Iron Harvest brings us alt-history tactical dieselpunk

Often considered stale and dominated by a handful of titles, the real-time strategy genre gets some fresh blood (and fuel) with Iron Harvest. Developed by King Art Games and published by Deep Silver, Iron Harvest brings us strategy against the backdrop of a dieselpunk interwar period.

Said interwar period is an alternative one, originally developed by Polish writer Jakub Różalski and popularised by the board game Scythe. Its most prominent additions are hulking mechs, though plenty of other nonsensical but charming tech is included as well. The three factions involved — Polania, Saxony, and Rusviet — are likewise fictionalised, but pretty recognisable as Poland, Germany, and Russia.

The art direction is one of Iron Harvest's strong points — provided you don't zoom in too close.

Each faction has its own seven-mission campaign with a focus on heroes and tales of personal sacrifice, which, while not exactly brand new, are above average for a video game. Be it Polanian peasant-turned-soldier Anna or Saxonian officer Gunter von Duisburg, Iron Harvest’s heroes are easy to root for and fun to lead through their stories — even if national stereotypes can get a bit tiring in the long run.

Less original is Iron Harvest’s gameplay, which follows the Company of Heroes school of strategy. There is base building, but the list of structures to produce is pretty short. Instead, players are encouraged to capture strategic points on the map that grant them access to oil and iron. Finding a balance between capturing as many depots as possible without spreading your troops too thin is key.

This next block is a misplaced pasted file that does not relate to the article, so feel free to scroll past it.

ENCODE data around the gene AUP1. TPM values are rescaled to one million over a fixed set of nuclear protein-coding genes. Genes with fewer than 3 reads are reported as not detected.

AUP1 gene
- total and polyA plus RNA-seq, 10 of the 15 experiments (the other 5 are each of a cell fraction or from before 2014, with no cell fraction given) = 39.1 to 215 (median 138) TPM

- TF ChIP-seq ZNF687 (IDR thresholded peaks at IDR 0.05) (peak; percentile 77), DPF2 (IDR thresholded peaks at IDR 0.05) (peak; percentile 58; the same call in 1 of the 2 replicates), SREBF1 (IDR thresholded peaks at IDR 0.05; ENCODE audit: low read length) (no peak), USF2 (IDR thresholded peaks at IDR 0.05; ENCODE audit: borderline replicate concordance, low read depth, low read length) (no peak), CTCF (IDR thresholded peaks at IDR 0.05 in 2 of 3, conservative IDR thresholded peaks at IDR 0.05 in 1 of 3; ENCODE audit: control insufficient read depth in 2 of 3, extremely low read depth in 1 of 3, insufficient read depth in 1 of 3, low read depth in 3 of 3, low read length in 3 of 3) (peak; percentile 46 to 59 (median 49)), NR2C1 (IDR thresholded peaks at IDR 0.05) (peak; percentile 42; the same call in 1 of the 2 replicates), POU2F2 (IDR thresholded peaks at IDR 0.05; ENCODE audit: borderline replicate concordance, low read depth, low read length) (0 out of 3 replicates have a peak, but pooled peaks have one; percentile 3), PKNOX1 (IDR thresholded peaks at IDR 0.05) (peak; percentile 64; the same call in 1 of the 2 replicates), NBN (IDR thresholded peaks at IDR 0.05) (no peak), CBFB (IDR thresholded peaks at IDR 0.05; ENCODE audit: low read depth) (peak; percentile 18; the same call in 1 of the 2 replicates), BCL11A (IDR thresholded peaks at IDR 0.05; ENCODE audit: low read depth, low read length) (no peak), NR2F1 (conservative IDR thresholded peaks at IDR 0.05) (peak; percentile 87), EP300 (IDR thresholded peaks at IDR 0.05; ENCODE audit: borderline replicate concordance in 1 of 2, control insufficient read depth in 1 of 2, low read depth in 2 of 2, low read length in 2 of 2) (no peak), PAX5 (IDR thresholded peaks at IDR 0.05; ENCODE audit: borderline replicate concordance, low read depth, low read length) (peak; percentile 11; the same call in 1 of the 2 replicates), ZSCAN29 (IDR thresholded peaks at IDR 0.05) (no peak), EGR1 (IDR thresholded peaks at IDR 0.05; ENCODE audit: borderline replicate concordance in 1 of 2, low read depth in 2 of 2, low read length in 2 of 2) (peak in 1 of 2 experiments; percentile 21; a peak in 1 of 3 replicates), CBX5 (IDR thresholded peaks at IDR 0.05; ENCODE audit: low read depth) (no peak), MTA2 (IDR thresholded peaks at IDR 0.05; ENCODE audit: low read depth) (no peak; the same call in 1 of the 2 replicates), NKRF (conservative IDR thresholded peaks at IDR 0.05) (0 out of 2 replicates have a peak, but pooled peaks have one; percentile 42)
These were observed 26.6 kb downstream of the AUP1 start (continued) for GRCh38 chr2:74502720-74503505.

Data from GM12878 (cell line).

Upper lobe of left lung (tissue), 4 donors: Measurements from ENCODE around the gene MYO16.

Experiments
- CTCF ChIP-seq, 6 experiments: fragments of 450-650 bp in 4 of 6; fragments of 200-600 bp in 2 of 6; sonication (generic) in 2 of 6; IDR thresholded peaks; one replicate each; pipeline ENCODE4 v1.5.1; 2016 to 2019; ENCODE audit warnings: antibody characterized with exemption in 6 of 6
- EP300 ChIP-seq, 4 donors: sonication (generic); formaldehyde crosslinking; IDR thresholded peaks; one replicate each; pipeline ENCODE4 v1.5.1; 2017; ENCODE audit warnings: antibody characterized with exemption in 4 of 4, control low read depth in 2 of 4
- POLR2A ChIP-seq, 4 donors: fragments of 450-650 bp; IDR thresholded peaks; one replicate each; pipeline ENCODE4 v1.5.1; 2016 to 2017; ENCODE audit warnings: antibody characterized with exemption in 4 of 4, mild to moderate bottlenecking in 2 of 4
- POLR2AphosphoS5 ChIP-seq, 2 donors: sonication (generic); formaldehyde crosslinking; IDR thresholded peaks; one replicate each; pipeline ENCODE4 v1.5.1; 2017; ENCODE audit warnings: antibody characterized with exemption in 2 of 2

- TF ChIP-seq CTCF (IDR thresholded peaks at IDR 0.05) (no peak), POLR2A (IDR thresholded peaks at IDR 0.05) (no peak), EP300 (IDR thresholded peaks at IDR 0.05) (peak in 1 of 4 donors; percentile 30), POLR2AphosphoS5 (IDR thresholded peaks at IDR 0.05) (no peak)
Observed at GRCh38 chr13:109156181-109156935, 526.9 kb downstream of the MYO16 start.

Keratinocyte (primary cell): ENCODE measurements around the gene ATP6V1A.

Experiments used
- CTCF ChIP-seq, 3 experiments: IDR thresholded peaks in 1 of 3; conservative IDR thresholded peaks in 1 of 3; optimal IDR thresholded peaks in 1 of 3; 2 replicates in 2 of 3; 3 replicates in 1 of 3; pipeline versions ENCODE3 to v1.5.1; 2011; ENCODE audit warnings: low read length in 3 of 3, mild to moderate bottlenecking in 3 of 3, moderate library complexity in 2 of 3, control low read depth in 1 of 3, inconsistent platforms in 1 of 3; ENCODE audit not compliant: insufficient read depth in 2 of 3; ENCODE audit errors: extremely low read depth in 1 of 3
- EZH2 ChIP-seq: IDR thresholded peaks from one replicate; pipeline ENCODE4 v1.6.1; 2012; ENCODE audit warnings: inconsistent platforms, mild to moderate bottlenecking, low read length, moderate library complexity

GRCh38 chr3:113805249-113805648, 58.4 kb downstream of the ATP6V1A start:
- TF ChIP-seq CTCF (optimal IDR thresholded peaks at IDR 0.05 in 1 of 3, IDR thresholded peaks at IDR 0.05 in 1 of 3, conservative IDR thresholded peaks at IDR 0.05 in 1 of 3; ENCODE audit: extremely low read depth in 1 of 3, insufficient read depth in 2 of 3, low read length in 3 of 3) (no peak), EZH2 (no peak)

As closely as Iron Harvest resembles Company of Heroes — up to the point where it could be called a clone — there are some differences. Iron Harvest is overall a bit more accessible and forgiving, and requires less micromanagement. The pace also feels a bit slower, though matches can nevertheless be decided quite quickly with a good opening and a tipping of the scales the opponent can’t recover from.

The biomes in Iron Harvest are the usual suspects.

Details lifted from its World War II counterpart include the ability of soldiers to switch between weapons on the fly, adapting to changing situations — and adapting will be necessary, as Iron Harvest’s counter system is somewhat inflexible. This does encourage the player to bring mixed armies to every fight, but also feels limiting at times.

More flexible is Iron Harvest’s mission design. On some maps, players get to build a full base and blow up all opposition, whereas on others, they have to make due with a handful units. Sometimes it’s a bit of both, and otherwise, there is even a bit of stealth involved. Stealth sections should probably be banned from video games that aren’t specifically stealth games because they are so difficult to get right, and unfortunately, Iron Harvest is no exception. That said, the story-driven campaign is fun nevertheless, and the campaigns short enough to never get stale.

The three factions are also different enough to keep things fresh, and each represent a different play style which is best embodied by their basic infantry unit. The Polanians carry rifles, the Saxon have SMGs, and the Rusviets go with shotguns, representing long, medium, and short range. This is reflected in the approach each faction takes — Polania goes speed and flexibility, Saxony for durability, and Rusviet for aggressive rushes.

Expect some base building, but expect it to be limited.

That said, these differences are more apparent in multi- than in singleplayer. In the campaign, the odds are generally stacked against the player anyway, and in skirmish matches, the AI won’t put up much of a challenge even on the higher difficulties.

Visually, Iron Harvest is quite pretty, even if some models and textures look a bit rough up close. Thankfully, zooming in too far isn’t advised to begin with, and what the game lacks in the occasional detail is made up for by the art direction, excellent cutscenes, and destructible environment. Watching the mechs stomp through everything in their path is highly entertaining. Music and sounds are adequate, though nothing special.

Iron Harvest is equal parts refreshing and a bit dusty, but worth it for the singleplayer experience due to its style, characters, and story. Its multiplayer suffers from a brick-hard counter system and snowballing, however.

Iron Harvest is now available for PC via Steam.

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